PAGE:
Video Game Review: “Artifact”


At first glance, Valve’s new collectible card game “Artifact” looks like little more than a “Hearthstone” knock-off, which is ironic seeing as the game is set in the universe of “Dota 2,”(itself a mod of another of Blizzard’s titles: “Warcraft III”).  And yet, like “Dota,” “Artifact” does far more than simply copy the model provided by its inspirational ancestor. Valve’s game brings new mechanics and an exceptional amount of depth to bear on what was already an immensely popular concept, transforming a quick and casual game format into what might just become a bonafide strategy game phenomenon.

“Artifact” takes the traditional tri-lane geography employed by most multiplayer online battlegrounds and converts it into a playing field consisting of three regions that players must manage at once.  On each battleground, players wage war on their opponent’s tower, a defensive structure created to protect a magical creature called an Ancient. To win the game, players must either destroy two of their opponent’s towers or knock down one tower and kill the powerful Ancient hidden inside.  Each player has a deck of cards containing Heroes, warriors with special abilities that remain on the battlefield round after round, and single-use Spells that can turn the course of battle in an instant. The game hinges on deciding where best to allocate each of these resources. Should you shore up your defenses in a lane that is already under siege?  Or abandon it in hopes of crushing your opponent in one where you have a commanding lead? Further complicating matters, players can also construct Improvements that offer enduring advantages on one part of the playing field. All the while, Creeps (disposable cannon fodder who are much weaker than Heroes) will chip away at your towers if left unchecked. Each of these resources cost Mana, which your Ancients generate automatically for you every turn in steadily increasing amounts, forcing players to think about balancing the ratio of cheap cards to costly ones when constructing their decks.  

Players take turns deploying heroes, casting spells, and building Improvements from left to right across all three fields of battle and then take a short rest between rounds.  During the respite, they can spend gold earned for killing creeps and rival Heroes to purchase Items that will boost their heroes’ stats. This is also the time when additional creeps will randomly spawn across your lanes and Heroes who have previously been killed off will revive to fight again.  Finally, the adorable little card imps who flit about the playing field will deliver fresh cards to your hand and the whole thing will begin all over again.

Yet another layer of complexity is added via the color system, which bears a great resemblance to “Magic: The Gathering.”  This is unsurprising considering that Richard Garfield, the creator of the OG CCG, worked with Value on “Artifact.” Heroes and spells come in one of four colors, each of which has its own tactical strengths and weaknesses.  However, cards can only be played in lanes where there is an active hero of the same color. This makes for an interesting wrinkle as players must debate whether to save up their most powerful cards and risk losing their heroes before they get a chance to play them.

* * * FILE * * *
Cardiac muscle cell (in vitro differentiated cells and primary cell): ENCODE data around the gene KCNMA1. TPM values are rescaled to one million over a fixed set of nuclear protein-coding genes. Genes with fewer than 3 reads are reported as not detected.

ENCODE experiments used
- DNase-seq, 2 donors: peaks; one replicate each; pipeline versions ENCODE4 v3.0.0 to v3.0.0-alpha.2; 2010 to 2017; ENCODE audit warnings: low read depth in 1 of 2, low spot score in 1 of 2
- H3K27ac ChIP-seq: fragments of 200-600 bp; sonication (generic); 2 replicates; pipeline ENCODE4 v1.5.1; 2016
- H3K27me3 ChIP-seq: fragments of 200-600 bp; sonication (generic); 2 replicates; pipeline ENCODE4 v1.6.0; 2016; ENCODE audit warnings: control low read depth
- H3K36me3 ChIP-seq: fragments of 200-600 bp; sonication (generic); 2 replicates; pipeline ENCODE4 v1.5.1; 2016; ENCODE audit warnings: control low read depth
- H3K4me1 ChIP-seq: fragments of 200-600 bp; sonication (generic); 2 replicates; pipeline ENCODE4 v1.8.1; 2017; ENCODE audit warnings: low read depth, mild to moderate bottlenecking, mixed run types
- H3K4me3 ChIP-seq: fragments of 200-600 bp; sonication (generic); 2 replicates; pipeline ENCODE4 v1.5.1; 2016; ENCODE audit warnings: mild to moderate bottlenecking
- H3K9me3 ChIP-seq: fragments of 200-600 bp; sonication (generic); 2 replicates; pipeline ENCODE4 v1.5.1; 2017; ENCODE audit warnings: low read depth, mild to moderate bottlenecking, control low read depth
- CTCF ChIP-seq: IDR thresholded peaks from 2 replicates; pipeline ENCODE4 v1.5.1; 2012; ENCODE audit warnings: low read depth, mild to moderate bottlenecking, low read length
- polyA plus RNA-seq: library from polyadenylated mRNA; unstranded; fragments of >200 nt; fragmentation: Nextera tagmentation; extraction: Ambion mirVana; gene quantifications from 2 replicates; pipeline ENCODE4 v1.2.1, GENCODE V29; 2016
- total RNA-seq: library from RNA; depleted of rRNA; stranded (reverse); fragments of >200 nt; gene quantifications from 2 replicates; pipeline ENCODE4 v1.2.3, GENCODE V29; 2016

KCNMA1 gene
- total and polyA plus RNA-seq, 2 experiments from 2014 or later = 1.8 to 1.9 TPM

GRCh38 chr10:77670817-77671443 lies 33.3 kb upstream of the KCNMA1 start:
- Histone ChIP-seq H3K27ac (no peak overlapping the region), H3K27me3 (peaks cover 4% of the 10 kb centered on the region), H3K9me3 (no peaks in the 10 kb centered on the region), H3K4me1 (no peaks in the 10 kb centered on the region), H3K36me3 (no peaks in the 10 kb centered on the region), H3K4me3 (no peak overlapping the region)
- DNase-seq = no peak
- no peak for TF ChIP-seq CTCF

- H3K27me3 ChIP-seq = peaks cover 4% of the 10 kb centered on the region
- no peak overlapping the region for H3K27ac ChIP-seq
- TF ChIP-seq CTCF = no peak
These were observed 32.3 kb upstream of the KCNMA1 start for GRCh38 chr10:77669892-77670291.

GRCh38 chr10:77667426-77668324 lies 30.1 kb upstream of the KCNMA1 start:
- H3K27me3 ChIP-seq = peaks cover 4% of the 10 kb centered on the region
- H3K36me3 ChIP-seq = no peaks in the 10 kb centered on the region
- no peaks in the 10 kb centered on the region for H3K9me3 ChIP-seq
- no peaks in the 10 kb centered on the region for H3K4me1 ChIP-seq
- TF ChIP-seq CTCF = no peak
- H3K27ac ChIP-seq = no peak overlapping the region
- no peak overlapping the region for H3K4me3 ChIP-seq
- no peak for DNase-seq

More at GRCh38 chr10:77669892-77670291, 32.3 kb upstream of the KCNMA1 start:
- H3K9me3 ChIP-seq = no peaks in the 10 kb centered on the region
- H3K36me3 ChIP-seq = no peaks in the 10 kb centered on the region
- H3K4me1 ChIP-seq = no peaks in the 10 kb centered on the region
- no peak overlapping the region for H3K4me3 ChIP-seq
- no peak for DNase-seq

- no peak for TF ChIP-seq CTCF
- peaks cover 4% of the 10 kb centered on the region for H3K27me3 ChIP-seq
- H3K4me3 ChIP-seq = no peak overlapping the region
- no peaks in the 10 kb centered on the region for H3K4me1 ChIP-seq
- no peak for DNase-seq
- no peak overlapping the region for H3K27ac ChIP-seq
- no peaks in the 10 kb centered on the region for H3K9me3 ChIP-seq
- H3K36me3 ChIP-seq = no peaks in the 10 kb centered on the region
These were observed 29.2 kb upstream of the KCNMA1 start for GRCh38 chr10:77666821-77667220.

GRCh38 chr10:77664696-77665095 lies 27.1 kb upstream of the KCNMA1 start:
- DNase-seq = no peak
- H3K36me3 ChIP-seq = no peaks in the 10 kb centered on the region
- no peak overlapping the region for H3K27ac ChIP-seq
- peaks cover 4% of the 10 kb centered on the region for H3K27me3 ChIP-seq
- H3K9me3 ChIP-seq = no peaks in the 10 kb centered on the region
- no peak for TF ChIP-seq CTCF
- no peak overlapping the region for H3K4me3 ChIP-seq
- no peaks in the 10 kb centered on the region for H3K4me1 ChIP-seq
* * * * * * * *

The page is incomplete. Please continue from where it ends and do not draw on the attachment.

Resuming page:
Artifact” is an immensely deep game with tons of replay value, but one question still looms large over the entire enterprise: how much will it all cost?  Collectible card games have long been seen as money pits and the prospect of paying Valve $20 for what might essentially be the privilege of paying them even more money to build a digital card collection understandably has some fans feeling suspicious.  After all, they have become accustomed to CCGs being free-to-play, complete with virtual currencies that can be obtained incrementally and used by those who refuse to shell out real money for digital goods, making it possible (if extremely time-consuming) to play them completely for free, provided one has the patience to grind them out. 

“Artifact” employs a different philosophy.  The $20 that they ask for upfront gets you access to two beginner starter decks and 10 randomized packs of 12 cards each, with one guaranteed rare card per pack.  This is hardly enough to create a competitive preconstructed deck, so players who want to build a powerful arsenal will be forced to either purchase additional card packs for $1.99 or pick them up piecemeal on the Steam Marketplace, where the most expensive individual card currently costs more than the game itself does.  However, your entry fee also entitles you to free access to “Artifact’s” draft game mode, where you pop open five of those random packs, select cards you want to use to build a deck on the fly, and then compete against other drafters in a miniature tournament.  This is by far the most fun play mode; it rewards experimentation and avoids the stagnation that often sets in when one or two decks come to dominate the competitive meta. However, you won’t be allowed to keep the cards you select for your personal collection.

In other words, while there is easily enough content available in the base version of the game to make it worth the initial investment, some might ultimately decide that the cost of building a competitive constructed deck is too steep or find the mechanism of monetization off-putting.  It will be interesting to see how the in-game economy evolves in the coming months and whether it will shift the way players make this fundamental calculation. In the meantime, CCG fans looking to sink their teeth into some juicy tactical complexity should consider giving “Artifact” a try.